flag South Africa South Africa: Tax System

In this page: Corporate Taxes | Accounting Rules | Consumption Taxes | Individual Taxes | Double Taxation Treaties | Sources of Fiscal Information

 

Corporate Taxes

Tax Base For Resident and Foreign Companies
A company is considered to be resident in South Africa if it is incorporated, established, or formed in South Africa or has its place of effective management in the country (meaning by this the place where key management and commercial decisions that are necessary for the conduct of its business as a whole are taken).
 

Tax Rate

Corporate Income Tax 27% (for tax years ending on or after 31 March 2023; was 28% before)
Small business corporations (i.e. companies with only natural persons as members/owners and with gross income of not more than ZAR 20 million) (tax years ending before 31 March 2024) 0% on the first ZAR 95,750 of taxable income;
7% on taxable income above ZAR 95,750 but not exceeding ZAR 365,000;
21% on taxable income above ZAR 365,000 but not exceeding ZAR 550,000;
27% on taxable income exceeding ZAR 550,000 (for tax years ending on or after 31 March 2023).
Companies with a turnover of less than ZAR 1 million per year can elect an alternative turnover-based tax

Rates from 0% to 3%, depending on the turnover, as follows:

  • ZAR 1 – 335,000: 0% of taxable turnover
  • ZAR 335,001 – 500,000: 1% of taxable turnover above 335,000
  • ZAR ​500,001 – 750,000: ZAR ​1,650 + 2% of taxable turnover above 500,000
  • ZAR 750,001 and above: ​ZAR 6,650 + 3% of taxable turnover above 750,000
 
Tax Rate For Foreign Companies
South African resident companies are taxed on worldwide income, while non-resident companies are taxed on locally-sourced income only, as well as on capital gains arising from the disposal of immovable property and assets of a permanent establishment in the country.
Capital Gains Taxation
Only 80% of capital gains are included in taxable income and taxed at the normal income tax rate (thus the resulting effective tax rate stands at 22.4% for tax years ending before 31 March 2023 and 21.6% for tax years ending on or after that date). A resident is liable for the capital tax on assets located both in and outside South Africa, while a non-resident is liable to capital tax only on immovable property in South Africa or assets of a permanent establishment in the country.
Main Allowable Deductions and Tax Credits

In general, expenses incurred for the purposes of income generation are deductible.
The majority of taxes (with the exception of income taxes, donations tax, withholding taxes on interest, and dividends tax) are deductible from a company’s taxable income, provided they qualify for deduction under general rules. Losses may be carried forward indefinitely, as long as an active trade or business of a similar nature is carried on without interruption.
For tax years ending on or after 31 March 2023, companies with assessed losses will be entitled to set off a maximum of 80% of such losses (subject to a minimum of ZAR 1 million) against taxable income in a specific year. Loss carrybacks are not allowed.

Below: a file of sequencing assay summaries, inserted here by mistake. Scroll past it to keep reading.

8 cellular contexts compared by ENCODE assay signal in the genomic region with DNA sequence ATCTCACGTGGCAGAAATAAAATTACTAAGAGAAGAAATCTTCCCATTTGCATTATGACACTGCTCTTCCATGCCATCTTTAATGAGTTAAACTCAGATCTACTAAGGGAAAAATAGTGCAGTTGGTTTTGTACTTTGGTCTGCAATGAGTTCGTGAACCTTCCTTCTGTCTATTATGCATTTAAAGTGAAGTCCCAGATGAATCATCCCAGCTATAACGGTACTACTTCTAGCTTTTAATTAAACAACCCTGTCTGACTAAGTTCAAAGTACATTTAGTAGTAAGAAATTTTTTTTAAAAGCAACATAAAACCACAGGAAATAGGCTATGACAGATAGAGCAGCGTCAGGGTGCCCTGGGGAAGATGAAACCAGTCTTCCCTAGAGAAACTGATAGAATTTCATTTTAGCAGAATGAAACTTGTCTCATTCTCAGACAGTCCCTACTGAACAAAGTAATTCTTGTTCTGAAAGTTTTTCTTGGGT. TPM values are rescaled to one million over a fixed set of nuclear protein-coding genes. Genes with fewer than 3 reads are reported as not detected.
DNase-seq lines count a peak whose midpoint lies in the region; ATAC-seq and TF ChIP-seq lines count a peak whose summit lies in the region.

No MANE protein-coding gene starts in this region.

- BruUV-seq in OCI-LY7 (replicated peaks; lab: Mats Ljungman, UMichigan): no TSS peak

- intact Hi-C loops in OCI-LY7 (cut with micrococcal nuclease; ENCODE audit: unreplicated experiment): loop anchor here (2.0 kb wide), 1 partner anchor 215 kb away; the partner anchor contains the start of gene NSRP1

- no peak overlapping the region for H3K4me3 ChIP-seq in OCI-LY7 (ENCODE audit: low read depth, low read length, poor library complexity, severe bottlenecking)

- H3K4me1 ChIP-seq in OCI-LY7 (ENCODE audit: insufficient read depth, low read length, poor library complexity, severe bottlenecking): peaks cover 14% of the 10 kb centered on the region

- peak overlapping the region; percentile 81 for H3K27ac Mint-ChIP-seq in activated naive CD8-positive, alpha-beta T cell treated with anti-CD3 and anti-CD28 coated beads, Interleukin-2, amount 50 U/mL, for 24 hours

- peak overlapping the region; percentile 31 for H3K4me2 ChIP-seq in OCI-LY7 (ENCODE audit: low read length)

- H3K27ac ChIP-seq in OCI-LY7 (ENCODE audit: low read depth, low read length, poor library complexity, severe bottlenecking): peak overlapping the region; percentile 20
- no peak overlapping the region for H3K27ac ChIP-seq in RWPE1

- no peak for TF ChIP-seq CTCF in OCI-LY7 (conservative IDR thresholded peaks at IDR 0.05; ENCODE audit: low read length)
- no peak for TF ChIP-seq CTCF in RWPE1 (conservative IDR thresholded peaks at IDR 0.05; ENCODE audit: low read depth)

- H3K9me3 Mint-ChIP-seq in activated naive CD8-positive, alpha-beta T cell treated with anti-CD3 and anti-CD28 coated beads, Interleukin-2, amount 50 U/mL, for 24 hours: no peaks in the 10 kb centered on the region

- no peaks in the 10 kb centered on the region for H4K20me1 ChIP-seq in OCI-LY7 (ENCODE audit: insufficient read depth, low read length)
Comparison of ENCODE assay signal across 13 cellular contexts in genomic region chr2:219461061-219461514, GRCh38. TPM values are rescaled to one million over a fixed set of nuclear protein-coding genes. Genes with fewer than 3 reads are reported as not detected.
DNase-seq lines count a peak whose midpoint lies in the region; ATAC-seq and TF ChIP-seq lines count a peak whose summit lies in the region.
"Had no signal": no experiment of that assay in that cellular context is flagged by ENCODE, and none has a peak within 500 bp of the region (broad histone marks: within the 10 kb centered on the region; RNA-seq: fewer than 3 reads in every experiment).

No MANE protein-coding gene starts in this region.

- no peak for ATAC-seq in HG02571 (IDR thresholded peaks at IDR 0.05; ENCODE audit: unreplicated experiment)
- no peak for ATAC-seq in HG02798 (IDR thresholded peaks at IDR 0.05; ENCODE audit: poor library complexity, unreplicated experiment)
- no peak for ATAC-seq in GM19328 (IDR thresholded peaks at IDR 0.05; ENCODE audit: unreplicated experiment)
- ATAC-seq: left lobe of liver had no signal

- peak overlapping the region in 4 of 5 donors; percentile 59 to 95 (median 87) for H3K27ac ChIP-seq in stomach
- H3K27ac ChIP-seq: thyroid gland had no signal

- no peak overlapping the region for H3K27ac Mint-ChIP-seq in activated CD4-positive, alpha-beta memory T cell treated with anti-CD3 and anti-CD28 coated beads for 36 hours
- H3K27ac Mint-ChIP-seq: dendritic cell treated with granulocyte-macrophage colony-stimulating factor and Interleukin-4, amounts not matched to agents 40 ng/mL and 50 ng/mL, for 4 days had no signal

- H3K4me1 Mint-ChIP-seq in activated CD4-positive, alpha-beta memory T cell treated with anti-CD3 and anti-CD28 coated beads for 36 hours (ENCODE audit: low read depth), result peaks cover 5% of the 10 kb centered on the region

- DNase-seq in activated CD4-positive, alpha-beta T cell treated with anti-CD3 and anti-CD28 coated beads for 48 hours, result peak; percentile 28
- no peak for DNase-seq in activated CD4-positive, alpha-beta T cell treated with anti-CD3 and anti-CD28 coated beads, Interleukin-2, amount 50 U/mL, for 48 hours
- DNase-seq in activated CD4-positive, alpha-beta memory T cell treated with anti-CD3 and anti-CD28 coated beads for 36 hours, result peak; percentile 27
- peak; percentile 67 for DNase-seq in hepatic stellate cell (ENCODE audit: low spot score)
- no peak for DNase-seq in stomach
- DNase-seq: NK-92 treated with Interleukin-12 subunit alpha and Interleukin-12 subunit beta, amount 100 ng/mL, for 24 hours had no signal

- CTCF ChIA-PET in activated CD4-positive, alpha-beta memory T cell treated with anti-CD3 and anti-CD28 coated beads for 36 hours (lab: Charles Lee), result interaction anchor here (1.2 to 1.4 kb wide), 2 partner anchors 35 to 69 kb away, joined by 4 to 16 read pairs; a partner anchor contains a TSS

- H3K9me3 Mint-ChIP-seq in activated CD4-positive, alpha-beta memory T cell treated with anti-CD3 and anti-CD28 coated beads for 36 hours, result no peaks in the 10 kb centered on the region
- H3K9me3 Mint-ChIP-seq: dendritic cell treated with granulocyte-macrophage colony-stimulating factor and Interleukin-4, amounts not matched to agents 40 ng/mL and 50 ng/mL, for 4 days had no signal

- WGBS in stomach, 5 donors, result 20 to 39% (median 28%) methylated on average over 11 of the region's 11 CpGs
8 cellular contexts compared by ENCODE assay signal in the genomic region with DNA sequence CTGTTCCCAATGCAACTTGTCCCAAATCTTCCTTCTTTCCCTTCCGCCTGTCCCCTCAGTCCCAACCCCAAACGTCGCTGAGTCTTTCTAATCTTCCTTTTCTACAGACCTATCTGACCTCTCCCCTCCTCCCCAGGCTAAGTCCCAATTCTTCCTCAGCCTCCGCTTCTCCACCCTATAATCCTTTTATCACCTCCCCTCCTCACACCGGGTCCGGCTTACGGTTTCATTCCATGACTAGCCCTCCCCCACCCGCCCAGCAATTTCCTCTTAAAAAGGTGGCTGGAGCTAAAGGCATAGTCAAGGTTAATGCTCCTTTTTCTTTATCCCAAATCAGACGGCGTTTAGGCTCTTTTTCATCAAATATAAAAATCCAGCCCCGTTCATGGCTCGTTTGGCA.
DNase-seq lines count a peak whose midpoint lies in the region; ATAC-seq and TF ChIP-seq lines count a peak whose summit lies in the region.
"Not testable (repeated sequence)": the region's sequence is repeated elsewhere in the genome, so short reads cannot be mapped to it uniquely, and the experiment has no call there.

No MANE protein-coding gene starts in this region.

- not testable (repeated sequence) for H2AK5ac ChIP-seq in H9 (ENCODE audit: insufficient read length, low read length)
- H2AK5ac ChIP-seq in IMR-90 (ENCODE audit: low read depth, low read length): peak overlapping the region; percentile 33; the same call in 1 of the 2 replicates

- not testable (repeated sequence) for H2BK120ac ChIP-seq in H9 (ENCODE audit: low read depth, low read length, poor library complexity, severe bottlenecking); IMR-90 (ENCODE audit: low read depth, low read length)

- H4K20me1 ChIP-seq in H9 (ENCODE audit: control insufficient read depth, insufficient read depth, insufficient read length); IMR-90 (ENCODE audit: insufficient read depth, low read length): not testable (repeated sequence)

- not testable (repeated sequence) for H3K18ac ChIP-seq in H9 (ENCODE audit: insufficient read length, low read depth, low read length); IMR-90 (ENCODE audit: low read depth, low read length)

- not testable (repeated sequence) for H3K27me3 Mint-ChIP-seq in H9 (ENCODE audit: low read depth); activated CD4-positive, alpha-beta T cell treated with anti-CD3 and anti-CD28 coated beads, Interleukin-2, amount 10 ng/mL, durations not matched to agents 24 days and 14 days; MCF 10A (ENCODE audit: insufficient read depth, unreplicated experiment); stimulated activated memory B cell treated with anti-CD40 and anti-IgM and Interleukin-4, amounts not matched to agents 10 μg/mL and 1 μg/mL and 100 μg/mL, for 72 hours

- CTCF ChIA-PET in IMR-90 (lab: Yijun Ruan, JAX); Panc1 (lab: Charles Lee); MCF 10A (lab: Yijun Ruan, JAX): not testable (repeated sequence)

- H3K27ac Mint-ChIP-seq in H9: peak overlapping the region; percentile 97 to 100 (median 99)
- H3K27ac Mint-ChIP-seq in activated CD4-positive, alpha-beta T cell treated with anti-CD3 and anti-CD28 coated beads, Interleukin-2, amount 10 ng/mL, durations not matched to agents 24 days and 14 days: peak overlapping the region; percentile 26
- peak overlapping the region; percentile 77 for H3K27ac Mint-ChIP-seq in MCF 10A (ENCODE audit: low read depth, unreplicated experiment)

Special relief is provided for start-up expenditure: when expenses would have been deductible had they been incurred after the commencement of trade, they are ring-fenced and may only be deducted against income from the trade to which the start-up costs relate. In general, interest expenditure incurred in the production of non-exempt income and for the purposes of trade is deductible.
Charitable contributions to certain approved public benefit organisations are tax-deductible (capped at 10% of taxable income).

If a taxpayer has included a certain amount in their taxable income in any tax year, and that amount becomes a bad debt at the end of the year of assessment, it may be tax deductible. Additionally, there is a tax allowance for doubtful debts. In the case of bad debts arising from loaned money, it is deductible only if it was lent as part of a money-lending business. Taxpayers may claim tax deductions for donations made to public benefit organisations that have been approved as charitable organisations, subject to a limit of 10% of their taxable income.
Foreign tax paid on foreign-source income may be credited against South African tax on the same profits, limited to the amount of South African tax payable on the foreign income.
Tax incentives are also provided for small business corporations, R&D, urban development, infrastructure development, public-private partnership grants, environmental expenditure deductions, energy efficiency savings, companies located in Special Economic Zones, etc.

Other Corporate Taxes

Micro-businesses with annual turnovers under ZAR 1 million may elect to be taxed under a micro-business tax system instead of the ordinary income tax, provisional tax, capital gains tax and VAT systems (at rates varying between 0% and 3% of turnover). Micro-businesses that qualify for the scheme can voluntarily exit the system at the end of any year of assessment. However, once out of it, they will not be permitted to re-enter.
Other special taxes include a 20% withholding tax on payments made to non-residents, individuals, and trusts for services provided, a 15% withholding tax on foreign entertainers and sportspersons, as well as a withholding tax on the acquisition of South African property by a non-resident. A tax on dividends applies to all South African resident companies as well as non-resident companies listed on the JSE at a rate of 20%.

Municipal taxes, a transfer tax on securities (0.25%), environmental taxes, financial transaction taxes, electricity and fuel levies, and donations taxes also apply (20% of the property with a value up to ZAR 30 million, 25% above this threshold; an annual exemption of ZAR 10,000 is available for companies; public companies are exempt from the donations tax). A skills development levy is payable monthly by the employers at the rate of 1% of payroll (companies with an annual payroll of less than ZAR 500,000 are exempt). Employers also contribute to the Unemployment Insurance Fund (1% of the employee’s gross remuneration, capped at ZAR 177.12 monthly) and to the fund for compensation for occupational injuries and diseases (rates vary depending on the sector of activity, salary capped at ZAR 506,473 per year/employee).